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How not to bring liberty to Cuba

Praising only hard-line dissidents ignores a wider pool of reformers.

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When President Bush awarded the Presidential Medal of Freedom to Dr. Oscar Elias Biscet earlier this month, he honored the jailed Cuban dissident by calling his example "a rebuke to the tyrants and secret police of a regime whose day is passing." Two weeks earlier, Mr. Bush gave a rousing address on the cause of Cuban freedom for an audience that included prominent Cuban exiles and families of jailed Cuban dissidents, saying, "I join your prayers for a day when the light of liberty will shine on Cuba."

Such tributes make for good rhetoric, but it's not clear, to say the least, that they aid the cause of reform in Cuba. In fact, Bush's excessive attention to a handful of poorly organized hard-line dissidents ignores the new internal dynamics at play in Cuba since Fidel Castro relinquished power to his brother Raul more than a year ago. By focusing only on those dissidents who, like the White House, virtually reject all policies perpetuated by the Cuban regime, the administration is foolishly disregarding the will of many Cubans who favor a more moderate course of action by advocating economic changes within the existing socialist framework.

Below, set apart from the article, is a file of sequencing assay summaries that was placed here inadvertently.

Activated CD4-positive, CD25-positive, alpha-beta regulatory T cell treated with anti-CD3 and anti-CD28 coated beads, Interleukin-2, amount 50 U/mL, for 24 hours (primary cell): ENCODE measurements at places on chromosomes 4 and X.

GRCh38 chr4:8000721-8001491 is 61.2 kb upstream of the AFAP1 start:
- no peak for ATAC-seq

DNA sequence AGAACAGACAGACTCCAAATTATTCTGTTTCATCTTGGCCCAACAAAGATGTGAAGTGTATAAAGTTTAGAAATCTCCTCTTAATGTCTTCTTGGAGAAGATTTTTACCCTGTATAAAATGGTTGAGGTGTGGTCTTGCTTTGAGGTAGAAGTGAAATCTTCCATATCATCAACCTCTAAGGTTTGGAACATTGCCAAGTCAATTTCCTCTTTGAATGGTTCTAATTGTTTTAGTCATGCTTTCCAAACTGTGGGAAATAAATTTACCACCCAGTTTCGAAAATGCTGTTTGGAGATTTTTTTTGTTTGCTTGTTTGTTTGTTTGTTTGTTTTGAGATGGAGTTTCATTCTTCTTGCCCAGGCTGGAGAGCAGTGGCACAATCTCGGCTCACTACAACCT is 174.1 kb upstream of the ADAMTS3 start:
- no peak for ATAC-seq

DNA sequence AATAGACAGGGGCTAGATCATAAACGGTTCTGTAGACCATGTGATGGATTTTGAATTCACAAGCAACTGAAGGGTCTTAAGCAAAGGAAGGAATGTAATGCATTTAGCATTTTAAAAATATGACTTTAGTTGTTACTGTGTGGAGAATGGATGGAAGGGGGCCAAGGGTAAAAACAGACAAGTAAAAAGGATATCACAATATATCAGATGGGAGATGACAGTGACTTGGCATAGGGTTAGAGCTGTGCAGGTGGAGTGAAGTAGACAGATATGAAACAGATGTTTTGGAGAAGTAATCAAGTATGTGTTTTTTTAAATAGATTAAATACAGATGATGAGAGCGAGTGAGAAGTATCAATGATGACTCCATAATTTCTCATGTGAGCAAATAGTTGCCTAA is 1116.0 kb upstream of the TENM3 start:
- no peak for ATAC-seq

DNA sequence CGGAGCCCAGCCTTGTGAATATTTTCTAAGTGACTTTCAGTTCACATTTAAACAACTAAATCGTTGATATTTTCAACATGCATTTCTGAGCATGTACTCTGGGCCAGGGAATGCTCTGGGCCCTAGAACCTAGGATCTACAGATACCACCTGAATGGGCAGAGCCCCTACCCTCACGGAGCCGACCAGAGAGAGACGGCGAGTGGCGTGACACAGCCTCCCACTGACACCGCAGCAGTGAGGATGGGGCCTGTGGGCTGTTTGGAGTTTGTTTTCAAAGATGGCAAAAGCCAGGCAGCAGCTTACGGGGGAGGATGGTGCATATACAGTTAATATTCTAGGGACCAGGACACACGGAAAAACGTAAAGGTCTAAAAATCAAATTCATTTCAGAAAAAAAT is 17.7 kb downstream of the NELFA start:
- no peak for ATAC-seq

To varying degrees, both radical dissidents and reformers who prefer to work within the system support changes that would move Cuba toward the adoption of democratic practices. The crucial issue is that the latter group, encouraged by a national debate on economic reforms launched by Raul Castro, is more likely to influence developments than the radicals.

In spite of this reality, Bush refuses to reach out to those Cubans who are gaining clout in demanding meaningful changes. As noted by dissident economist Oscar Espinosa Chepe, "change in Cuba will never be radical and happen overnight like President Bush said."

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